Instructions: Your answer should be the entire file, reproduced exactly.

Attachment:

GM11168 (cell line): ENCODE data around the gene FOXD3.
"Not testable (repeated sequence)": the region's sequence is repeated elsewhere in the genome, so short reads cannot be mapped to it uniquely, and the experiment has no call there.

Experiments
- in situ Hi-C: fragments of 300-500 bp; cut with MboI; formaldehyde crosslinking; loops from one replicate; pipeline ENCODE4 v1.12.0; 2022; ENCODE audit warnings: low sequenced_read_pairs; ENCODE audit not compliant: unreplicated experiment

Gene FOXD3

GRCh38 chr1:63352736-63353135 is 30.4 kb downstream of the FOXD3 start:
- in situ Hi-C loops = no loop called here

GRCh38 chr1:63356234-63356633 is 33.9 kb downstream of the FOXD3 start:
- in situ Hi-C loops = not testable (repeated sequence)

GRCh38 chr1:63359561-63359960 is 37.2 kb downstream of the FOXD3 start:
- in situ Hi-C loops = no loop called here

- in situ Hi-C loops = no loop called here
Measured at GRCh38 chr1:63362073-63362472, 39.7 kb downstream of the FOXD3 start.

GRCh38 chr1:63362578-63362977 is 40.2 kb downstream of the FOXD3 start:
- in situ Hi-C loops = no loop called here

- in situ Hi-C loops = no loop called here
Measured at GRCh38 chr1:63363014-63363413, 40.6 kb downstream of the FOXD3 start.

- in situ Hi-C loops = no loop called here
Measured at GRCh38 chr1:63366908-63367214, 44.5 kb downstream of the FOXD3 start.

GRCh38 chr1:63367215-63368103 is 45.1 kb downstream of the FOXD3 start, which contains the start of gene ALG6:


GM11168 (cell line): ENCODE data around the gene FOXD3.
"Not testable (repeated sequence)": the region's sequence is repeated elsewhere in the genome, so short reads cannot be mapped to it uniquely, and the experiment has no call there.

Experiments
- in situ Hi-C: fragments of 300-500 bp; cut with MboI; formaldehyde crosslinking; loops from one replicate; pipeline ENCODE4 v1.12.0; 2022; ENCODE audit warnings: low sequenced_read_pairs; ENCODE audit not compliant: unreplicated experiment

Gene FOXD3

GRCh38 chr1:63352736-63353135 is 30.4 kb downstream of the FOXD3 start:
- in situ Hi-C loops = no loop called here

GRCh38 chr1:63356234-63356633 is 33.9 kb downstream of the FOXD3 start:
- in situ Hi-C loops = not testable (repeated sequence)

GRCh38 chr1:63359561-63359960 is 37.2 kb downstream of the FOXD3 start:
- in situ Hi-C loops = no loop called here

- in situ Hi-C loops = no loop called here
Measured at GRCh38 chr1:63362073-63362472, 39.7 kb downstream of the FOXD3 start.

GRCh38 chr1:63362578-63362977 is 40.2 kb downstream of the FOXD3 start:
- in situ Hi-C loops = no loop called here

- in situ Hi-C loops = no loop called here
Measured at GRCh38 chr1:63363014-63363413, 40.6 kb downstream of the FOXD3 start.

- in situ Hi-C loops = no loop called here
Measured at GRCh38 chr1:63366908-63367214, 44.5 kb downstream of the FOXD3 start.

GRCh38 chr1:63367215-63368103 is 45.1 kb downstream of the FOXD3 start, which contains the start of gene ALG6: